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Pauli's exclusion principle?

  1. Aug 22, 2007 #1
    There must be a force repulsing the electrons for no more than two in the 1s state for example. What force is that?

    How is this principle connected to the HUP?
     
  2. jcsd
  3. Aug 22, 2007 #2
    There is no force behind the exclusion principle -- until you get to phenomenological models in condense matter theory, which occasionally postulates such a fictitious force. The exclusion principle is solely due to the spin-1/2 nature of electrons.
     
  4. Aug 22, 2007 #3

    dextercioby

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    And there's no connection with the HUP, since this follows from the axioms without considering the symmetrization/antisymmetrization of the state vector.
     
  5. Aug 22, 2007 #4

    malawi_glenn

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    As the others said, there is no force behind the Pauli principle. In fact, the pauli prinicple can be the SOURCE of force, degenerate pressure; in for example White dwarf stars, and neutron stars.
     
  6. Aug 23, 2007 #5
    I find that hard to believe. How then can particles know about the presence of the other?

    There must be messenger particles of somesort?
     
  7. Aug 23, 2007 #6
    So the HUP is more fundalmental?

    Is Pauli's exclusion principles derived experimentally or theoretically?
     
  8. Aug 23, 2007 #7

    malawi_glenn

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    Welcome to the world of Quantum mechanics! =)
     
  9. Aug 23, 2007 #8

    malawi_glenn

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    According to what I have learned (and my books do not mention anything else), it is derived theoretically. Just look it up in your QM books in the chapters on "Identical particles".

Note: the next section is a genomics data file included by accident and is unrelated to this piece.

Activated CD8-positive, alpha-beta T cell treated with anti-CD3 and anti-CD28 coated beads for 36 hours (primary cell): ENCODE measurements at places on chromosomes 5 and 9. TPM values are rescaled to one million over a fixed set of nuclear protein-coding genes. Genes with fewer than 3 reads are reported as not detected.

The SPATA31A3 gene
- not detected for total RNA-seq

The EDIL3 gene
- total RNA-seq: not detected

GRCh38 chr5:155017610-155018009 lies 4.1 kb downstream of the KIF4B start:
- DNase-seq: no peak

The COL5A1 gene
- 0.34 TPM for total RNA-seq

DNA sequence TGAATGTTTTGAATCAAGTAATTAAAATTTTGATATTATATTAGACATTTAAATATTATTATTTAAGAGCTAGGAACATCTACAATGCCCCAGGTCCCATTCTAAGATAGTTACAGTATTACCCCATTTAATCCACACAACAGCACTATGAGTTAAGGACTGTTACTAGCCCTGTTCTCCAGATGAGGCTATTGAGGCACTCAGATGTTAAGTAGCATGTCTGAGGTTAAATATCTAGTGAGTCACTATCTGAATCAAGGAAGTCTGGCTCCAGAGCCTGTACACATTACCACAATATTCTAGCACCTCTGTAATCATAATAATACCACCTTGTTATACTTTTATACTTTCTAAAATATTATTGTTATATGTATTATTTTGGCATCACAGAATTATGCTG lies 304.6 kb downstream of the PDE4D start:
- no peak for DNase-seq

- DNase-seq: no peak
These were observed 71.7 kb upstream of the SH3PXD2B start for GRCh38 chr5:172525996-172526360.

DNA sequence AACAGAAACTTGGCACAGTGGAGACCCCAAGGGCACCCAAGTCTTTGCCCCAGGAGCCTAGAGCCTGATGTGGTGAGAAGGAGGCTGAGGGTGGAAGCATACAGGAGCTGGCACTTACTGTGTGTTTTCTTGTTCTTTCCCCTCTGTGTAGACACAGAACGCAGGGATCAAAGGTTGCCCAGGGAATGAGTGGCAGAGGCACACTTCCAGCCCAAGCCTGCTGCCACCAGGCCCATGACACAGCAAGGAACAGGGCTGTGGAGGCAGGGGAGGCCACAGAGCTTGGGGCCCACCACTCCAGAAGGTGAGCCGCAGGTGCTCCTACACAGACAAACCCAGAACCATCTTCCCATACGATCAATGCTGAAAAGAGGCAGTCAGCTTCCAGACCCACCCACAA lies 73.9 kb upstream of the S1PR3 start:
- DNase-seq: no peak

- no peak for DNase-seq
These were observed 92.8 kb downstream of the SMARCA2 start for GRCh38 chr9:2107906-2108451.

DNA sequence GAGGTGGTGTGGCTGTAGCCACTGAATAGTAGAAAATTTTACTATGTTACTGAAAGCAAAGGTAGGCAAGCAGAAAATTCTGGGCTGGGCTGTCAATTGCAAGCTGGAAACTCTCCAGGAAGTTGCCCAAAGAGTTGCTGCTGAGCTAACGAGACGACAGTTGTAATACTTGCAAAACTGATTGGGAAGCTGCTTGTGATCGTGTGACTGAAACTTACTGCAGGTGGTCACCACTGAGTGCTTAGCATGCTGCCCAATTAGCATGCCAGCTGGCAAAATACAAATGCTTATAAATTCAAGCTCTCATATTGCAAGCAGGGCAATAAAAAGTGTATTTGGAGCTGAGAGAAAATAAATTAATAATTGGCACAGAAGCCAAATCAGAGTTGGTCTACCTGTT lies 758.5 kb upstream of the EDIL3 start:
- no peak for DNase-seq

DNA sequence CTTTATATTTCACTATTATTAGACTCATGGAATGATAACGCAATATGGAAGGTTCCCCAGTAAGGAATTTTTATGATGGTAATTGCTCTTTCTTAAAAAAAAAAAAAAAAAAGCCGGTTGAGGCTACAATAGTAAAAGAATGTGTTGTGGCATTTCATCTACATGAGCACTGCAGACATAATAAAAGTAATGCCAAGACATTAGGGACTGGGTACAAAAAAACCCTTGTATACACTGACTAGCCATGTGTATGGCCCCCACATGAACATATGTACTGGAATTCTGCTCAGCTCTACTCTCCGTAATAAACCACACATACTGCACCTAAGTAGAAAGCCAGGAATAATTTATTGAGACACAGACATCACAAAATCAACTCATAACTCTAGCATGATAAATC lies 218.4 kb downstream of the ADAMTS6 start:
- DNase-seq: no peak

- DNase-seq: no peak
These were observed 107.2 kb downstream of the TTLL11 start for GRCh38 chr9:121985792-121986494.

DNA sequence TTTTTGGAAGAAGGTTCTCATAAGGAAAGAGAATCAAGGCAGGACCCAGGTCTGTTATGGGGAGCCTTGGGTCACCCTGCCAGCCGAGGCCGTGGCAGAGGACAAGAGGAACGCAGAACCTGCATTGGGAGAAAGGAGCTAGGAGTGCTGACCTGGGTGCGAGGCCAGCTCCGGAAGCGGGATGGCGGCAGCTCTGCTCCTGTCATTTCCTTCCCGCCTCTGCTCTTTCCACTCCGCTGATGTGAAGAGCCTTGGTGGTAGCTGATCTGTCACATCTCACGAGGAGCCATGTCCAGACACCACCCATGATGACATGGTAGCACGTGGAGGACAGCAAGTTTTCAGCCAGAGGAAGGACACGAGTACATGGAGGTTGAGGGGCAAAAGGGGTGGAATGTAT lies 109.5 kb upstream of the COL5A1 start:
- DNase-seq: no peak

And what do you mean "more fundamental", the HUP is also derived from theory, not so very difficult either.
     
  10. Aug 23, 2007 #9

    turbo

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    Pivoxa, it may help you to visualize the PEP this way. Imagine that a fermion is a condensation of the quantum vacuum field, and that the field has a "carrying capacity". In other words, the field cannot support the existence of two identical fermions in the same state. The fermions do not "know" where they are in relation to one another, nor do they repel one another - their failure to superimpose is a characteristic limitation of the field in which they arise. The existence of a fermion in a quantum state drives the probability of the existence of a same-spin twin in that same quantum state toward zero.
     
    Last edited: Aug 23, 2007
  11. Aug 23, 2007 #10
    All physics is experimental -- otherwise it's maths. The uncertainty principle is was a *principle* when Heisenberg proposed it, extrapolating on experimental evidence; now, we tend to derived it, as a consequence of the formalism (Hilbert spaces and projection operators). What is theoretical in one view is experimental in another. If you're serious about wanting to learn about quantum mechanics, get a good book -- I recommend Heisenberg's original, Physical Principles of Quantum Theory, which is a short and cheap book.
     
  12. Aug 23, 2007 #11

    dextercioby

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    No, the HUP is a consequence of the axioms, the Pauli exclusion principle is a conseqance of the axioms as well. Therefore none is more fundamental than the other.
     
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